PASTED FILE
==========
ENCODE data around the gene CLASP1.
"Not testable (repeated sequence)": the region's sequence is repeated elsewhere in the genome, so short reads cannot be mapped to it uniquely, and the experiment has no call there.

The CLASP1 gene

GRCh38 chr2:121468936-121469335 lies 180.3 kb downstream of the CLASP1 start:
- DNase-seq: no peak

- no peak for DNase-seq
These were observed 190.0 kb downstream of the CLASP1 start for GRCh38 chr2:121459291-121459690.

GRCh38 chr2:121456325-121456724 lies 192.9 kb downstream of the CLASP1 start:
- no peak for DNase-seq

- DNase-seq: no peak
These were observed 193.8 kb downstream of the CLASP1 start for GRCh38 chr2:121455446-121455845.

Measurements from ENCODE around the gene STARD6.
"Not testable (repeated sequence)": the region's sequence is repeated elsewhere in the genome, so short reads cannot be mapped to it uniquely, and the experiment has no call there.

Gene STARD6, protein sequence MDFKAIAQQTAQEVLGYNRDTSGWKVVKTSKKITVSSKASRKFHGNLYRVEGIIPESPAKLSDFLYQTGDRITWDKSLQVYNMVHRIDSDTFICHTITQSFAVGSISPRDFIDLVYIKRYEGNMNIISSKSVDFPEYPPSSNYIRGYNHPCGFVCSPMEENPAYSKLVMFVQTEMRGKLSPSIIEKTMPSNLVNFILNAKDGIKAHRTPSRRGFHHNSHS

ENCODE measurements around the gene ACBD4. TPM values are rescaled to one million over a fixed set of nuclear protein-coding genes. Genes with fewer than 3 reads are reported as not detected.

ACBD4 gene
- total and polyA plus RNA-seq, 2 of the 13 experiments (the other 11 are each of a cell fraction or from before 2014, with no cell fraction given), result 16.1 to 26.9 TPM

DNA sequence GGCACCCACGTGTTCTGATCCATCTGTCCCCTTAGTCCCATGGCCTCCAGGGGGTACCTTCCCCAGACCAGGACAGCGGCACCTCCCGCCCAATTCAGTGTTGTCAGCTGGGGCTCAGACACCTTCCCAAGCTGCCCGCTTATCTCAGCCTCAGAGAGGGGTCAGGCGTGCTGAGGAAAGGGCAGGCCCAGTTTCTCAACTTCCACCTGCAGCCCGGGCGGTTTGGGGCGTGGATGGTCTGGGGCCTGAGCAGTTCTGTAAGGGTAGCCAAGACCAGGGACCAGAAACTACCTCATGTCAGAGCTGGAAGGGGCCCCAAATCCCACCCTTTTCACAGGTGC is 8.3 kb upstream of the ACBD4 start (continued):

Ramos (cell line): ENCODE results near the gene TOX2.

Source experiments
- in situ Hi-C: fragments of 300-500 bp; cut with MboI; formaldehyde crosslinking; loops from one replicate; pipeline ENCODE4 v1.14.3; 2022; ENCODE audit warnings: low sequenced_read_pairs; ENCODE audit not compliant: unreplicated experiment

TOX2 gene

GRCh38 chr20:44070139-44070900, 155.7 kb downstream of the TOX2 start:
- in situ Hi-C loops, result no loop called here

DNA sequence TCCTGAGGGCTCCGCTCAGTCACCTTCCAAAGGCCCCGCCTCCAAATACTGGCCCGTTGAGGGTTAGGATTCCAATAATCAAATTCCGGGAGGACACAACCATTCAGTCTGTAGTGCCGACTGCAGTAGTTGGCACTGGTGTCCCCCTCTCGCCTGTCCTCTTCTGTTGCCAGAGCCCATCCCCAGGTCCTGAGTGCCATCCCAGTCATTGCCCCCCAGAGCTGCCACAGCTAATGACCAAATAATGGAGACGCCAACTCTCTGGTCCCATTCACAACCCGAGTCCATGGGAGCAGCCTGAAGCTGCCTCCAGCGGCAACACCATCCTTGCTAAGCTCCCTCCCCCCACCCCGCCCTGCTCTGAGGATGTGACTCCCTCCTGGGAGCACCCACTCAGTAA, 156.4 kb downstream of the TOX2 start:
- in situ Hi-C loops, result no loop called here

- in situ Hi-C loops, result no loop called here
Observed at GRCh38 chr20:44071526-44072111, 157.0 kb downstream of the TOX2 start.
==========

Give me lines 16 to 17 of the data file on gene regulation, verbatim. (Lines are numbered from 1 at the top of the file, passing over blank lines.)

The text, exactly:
ACBD4 gene
- total and polyA plus RNA-seq, 2 of the 13 experiments (the other 11 are each of a cell fraction or from before 2014, with no cell fraction given), result 16.1 to 26.9 TPM